Daily Recco, February 26: Viva, the revolution in Indian pop

Rajeshwari Ganesan
Rajeshwari GanesanFeb 26, 2021 | 16:13

Daily Recco, February 26: Viva, the revolution in Indian pop

It is time to take a trip down the nostalgia lane as we remember the first album by India's first all women's band, Viva.

In a more sensible era nearly two decades ago, music channels like Channel [V] did a lot of great programmes. One of those was launching the Coke [V] Popstars — a music competition that brought out some of the best talents of those times. The winners of the first season of the show went on to form India's first all-girl music band — Viva.


The band comprised Seema Ramchandani, Pratichee Mohapatra, Neha Bhasin, Mahua Kamat and Anushka Manchanda, and they ruled the Indian pop music industry like pros till they were together. Not only was their remarkable music refreshing (the songs still bring a whiff of fresh air), but the band in itself was among the first strong voices of feminism in India at the dawn of the millennium. Now forgotten, but at that point, the band was known for its rebellious act of defiance against the standards of the pop music industry that was ruled by the boys. True, we had the likes of Alisha Chinai and Raageshwari, who gave us some truly memorable numbers. But none had the strong streak of the bold resistance of societal conventions the way Viva and their songs did. And what amazing songs they were! 

For those who have grown up in the 1990s and 2000s, songs from their first eponymous album — VIVA! (released in 2002) — were nothing short of anthems.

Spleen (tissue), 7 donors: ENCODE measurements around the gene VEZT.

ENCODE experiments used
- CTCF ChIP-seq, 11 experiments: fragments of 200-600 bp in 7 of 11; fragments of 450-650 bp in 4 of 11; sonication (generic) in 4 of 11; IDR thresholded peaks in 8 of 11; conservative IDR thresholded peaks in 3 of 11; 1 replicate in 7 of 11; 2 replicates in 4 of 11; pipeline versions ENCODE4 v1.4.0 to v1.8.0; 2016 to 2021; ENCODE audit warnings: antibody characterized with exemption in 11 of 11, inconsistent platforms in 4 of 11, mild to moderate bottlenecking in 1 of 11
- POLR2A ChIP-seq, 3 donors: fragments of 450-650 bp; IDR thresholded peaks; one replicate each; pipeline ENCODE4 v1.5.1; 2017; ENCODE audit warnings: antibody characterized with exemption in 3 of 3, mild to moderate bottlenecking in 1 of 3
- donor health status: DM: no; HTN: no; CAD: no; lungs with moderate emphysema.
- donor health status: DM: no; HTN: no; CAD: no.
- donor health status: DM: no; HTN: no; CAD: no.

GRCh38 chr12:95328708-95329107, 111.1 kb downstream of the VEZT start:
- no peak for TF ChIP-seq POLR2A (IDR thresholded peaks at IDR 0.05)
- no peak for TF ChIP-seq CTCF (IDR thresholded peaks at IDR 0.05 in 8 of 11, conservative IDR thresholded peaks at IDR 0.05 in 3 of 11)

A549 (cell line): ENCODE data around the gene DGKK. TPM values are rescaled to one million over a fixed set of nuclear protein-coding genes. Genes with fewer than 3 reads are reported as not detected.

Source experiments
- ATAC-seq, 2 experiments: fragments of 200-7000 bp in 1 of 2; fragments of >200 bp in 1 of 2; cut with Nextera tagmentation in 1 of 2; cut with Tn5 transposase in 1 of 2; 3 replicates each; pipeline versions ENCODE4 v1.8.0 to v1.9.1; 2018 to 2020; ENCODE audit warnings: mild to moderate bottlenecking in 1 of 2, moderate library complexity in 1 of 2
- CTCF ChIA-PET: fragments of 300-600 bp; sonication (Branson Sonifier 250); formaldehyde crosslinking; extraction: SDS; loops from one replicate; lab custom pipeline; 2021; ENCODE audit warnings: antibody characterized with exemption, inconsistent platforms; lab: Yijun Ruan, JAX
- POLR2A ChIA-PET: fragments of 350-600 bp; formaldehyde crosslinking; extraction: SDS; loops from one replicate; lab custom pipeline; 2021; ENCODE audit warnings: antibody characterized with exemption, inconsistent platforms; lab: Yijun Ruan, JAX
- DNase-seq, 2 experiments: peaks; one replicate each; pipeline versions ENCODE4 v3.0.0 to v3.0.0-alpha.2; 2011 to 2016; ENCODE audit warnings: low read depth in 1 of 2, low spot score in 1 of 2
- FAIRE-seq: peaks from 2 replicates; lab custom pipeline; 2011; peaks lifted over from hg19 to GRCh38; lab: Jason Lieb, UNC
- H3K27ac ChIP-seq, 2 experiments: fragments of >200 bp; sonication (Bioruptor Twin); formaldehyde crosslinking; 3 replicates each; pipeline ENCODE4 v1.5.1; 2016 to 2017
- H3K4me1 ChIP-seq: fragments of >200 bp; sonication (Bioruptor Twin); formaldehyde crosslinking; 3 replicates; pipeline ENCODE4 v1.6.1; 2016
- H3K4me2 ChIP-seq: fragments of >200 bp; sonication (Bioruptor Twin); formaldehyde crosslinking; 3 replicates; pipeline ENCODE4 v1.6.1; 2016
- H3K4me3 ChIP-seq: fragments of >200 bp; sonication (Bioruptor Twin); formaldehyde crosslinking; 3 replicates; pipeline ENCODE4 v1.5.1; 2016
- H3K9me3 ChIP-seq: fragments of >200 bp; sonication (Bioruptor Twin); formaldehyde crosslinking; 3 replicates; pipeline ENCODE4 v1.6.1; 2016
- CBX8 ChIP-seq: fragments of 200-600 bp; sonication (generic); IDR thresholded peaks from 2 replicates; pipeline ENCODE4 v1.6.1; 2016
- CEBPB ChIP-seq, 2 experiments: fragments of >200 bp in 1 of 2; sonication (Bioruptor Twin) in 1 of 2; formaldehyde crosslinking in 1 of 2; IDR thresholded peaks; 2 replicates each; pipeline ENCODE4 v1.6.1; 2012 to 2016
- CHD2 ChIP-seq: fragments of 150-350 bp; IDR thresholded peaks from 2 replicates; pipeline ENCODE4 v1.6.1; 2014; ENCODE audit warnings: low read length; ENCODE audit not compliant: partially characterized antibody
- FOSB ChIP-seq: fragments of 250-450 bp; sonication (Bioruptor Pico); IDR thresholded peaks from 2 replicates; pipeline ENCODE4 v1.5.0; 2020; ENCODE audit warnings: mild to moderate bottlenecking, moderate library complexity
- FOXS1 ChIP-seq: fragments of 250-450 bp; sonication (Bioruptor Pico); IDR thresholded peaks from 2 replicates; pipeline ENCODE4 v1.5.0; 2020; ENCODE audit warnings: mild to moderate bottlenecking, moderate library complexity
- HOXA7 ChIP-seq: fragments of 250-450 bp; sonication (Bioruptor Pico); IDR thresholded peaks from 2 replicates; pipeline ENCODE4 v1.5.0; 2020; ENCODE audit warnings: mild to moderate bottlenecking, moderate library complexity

Who does not remember the very peppy Hum Naye Geet Sunaye?

Or Ja Sakte Ho and Kaali Mai Diya Silai that spoke of asserting oneself, openly questioned gender discrimination, took patriarchy by its horns and smashed it into smithereens.


Or the very inspiring Jaago Zaraa that made a comeback when the world needed it the most — during the lockdown.

The lyrics were penned by Javed Akhtar, who gave his best words to the songs. The songs inspired a generation of girls to become the new-age women who broke the shackles, dressed the way they wanted, spoke their minds, chased their dreams and questioned conventions. The best of all was that this band of all women was celebrated for challenging the stereotypes and being outspoken — something that was fabled till then.

We strongly recommend you (re)listen to VIVA! over the weekend.

Last updated: February 26, 2021 | 16:13
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